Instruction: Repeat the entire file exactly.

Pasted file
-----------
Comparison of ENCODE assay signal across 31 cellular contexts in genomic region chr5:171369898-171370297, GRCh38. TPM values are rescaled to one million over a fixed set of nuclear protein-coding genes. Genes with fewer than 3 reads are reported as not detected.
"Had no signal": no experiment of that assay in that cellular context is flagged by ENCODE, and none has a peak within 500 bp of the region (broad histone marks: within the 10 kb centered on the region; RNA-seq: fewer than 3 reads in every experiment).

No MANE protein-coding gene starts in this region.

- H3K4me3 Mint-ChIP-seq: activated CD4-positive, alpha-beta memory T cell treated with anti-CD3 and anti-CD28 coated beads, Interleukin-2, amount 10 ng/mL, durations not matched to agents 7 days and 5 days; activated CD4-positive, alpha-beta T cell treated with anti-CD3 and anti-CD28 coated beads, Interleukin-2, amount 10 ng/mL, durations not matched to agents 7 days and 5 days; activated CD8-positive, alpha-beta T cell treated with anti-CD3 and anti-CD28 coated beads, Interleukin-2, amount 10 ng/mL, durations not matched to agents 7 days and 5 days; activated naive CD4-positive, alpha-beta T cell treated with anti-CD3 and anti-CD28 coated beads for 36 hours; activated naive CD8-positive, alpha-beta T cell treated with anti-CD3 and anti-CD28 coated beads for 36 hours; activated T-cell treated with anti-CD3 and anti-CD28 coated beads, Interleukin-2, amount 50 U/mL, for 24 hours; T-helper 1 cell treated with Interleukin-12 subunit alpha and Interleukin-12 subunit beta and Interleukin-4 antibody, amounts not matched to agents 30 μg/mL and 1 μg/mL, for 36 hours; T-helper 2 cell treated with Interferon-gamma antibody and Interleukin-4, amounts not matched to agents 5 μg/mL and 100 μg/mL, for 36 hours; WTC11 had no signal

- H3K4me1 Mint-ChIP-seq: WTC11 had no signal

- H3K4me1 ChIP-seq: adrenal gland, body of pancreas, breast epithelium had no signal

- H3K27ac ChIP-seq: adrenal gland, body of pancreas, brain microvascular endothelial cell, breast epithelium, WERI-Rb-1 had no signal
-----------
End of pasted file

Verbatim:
Comparison of ENCODE assay signal across 31 cellular contexts in genomic region chr5:171369898-171370297, GRCh38. TPM values are rescaled to one million over a fixed set of nuclear protein-coding genes. Genes with fewer than 3 reads are reported as not detected.
"Had no signal": no experiment of that assay in that cellular context is flagged by ENCODE, and none has a peak within 500 bp of the region (broad histone marks: within the 10 kb centered on the region; RNA-seq: fewer than 3 reads in every experiment).

No MANE protein-coding gene starts in this region.

- H3K4me3 Mint-ChIP-seq: activated CD4-positive, alpha-beta memory T cell treated with anti-CD3 and anti-CD28 coated beads, Interleukin-2, amount 10 ng/mL, durations not matched to agents 7 days and 5 days; activated CD4-positive, alpha-beta T cell treated with anti-CD3 and anti-CD28 coated beads, Interleukin-2, amount 10 ng/mL, durations not matched to agents 7 days and 5 days; activated CD8-positive, alpha-beta T cell treated with anti-CD3 and anti-CD28 coated beads, Interleukin-2, amount 10 ng/mL, durations not matched to agents 7 days and 5 days; activated naive CD4-positive, alpha-beta T cell treated with anti-CD3 and anti-CD28 coated beads for 36 hours; activated naive CD8-positive, alpha-beta T cell treated with anti-CD3 and anti-CD28 coated beads for 36 hours; activated T-cell treated with anti-CD3 and anti-CD28 coated beads, Interleukin-2, amount 50 U/mL, for 24 hours; T-helper 1 cell treated with Interleukin-12 subunit alpha and Interleukin-12 subunit beta and Interleukin-4 antibody, amounts not matched to agents 30 μg/mL and 1 μg/mL, for 36 hours; T-helper 2 cell treated with Interferon-gamma antibody and Interleukin-4, amounts not matched to agents 5 μg/mL and 100 μg/mL, for 36 hours; WTC11 had no signal

- H3K4me1 Mint-ChIP-seq: WTC11 had no signal

- H3K4me1 ChIP-seq: adrenal gland, body of pancreas, breast epithelium had no signal

- H3K27ac ChIP-seq: adrenal gland, body of pancreas, brain microvascular endothelial cell, breast epithelium, WERI-Rb-1 had no signal